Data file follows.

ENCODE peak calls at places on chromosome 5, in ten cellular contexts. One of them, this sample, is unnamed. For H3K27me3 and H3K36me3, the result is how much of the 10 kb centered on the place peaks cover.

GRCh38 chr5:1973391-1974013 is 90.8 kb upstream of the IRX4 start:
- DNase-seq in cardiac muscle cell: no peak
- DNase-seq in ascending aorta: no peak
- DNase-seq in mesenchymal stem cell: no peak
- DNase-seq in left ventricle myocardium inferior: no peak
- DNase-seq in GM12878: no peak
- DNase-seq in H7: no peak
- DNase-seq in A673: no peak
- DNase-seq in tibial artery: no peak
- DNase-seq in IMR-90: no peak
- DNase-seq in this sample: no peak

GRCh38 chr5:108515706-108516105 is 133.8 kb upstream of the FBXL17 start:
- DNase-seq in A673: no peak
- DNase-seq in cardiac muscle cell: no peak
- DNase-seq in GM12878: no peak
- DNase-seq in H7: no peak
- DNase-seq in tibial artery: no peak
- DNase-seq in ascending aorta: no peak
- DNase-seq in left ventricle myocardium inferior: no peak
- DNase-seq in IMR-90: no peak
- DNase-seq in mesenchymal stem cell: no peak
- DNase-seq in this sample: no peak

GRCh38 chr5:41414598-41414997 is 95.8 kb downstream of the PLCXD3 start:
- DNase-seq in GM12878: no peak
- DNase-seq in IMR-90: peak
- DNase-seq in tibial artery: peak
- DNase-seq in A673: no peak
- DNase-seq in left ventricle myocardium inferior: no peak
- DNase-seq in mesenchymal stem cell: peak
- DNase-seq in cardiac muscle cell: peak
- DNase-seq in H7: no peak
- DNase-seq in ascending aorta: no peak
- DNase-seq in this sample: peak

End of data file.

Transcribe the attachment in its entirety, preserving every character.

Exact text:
ENCODE peak calls at places on chromosome 5, in ten cellular contexts. One of them, this sample, is unnamed. For H3K27me3 and H3K36me3, the result is how much of the 10 kb centered on the place peaks cover.

GRCh38 chr5:1973391-1974013 is 90.8 kb upstream of the IRX4 start:
- DNase-seq in cardiac muscle cell: no peak
- DNase-seq in ascending aorta: no peak
- DNase-seq in mesenchymal stem cell: no peak
- DNase-seq in left ventricle myocardium inferior: no peak
- DNase-seq in GM12878: no peak
- DNase-seq in H7: no peak
- DNase-seq in A673: no peak
- DNase-seq in tibial artery: no peak
- DNase-seq in IMR-90: no peak
- DNase-seq in this sample: no peak

GRCh38 chr5:108515706-108516105 is 133.8 kb upstream of the FBXL17 start:
- DNase-seq in A673: no peak
- DNase-seq in cardiac muscle cell: no peak
- DNase-seq in GM12878: no peak
- DNase-seq in H7: no peak
- DNase-seq in tibial artery: no peak
- DNase-seq in ascending aorta: no peak
- DNase-seq in left ventricle myocardium inferior: no peak
- DNase-seq in IMR-90: no peak
- DNase-seq in mesenchymal stem cell: no peak
- DNase-seq in this sample: no peak

GRCh38 chr5:41414598-41414997 is 95.8 kb downstream of the PLCXD3 start:
- DNase-seq in GM12878: no peak
- DNase-seq in IMR-90: peak
- DNase-seq in tibial artery: peak
- DNase-seq in A673: no peak
- DNase-seq in left ventricle myocardium inferior: no peak
- DNase-seq in mesenchymal stem cell: peak
- DNase-seq in cardiac muscle cell: peak
- DNase-seq in H7: no peak
- DNase-seq in ascending aorta: no peak
- DNase-seq in this sample: peak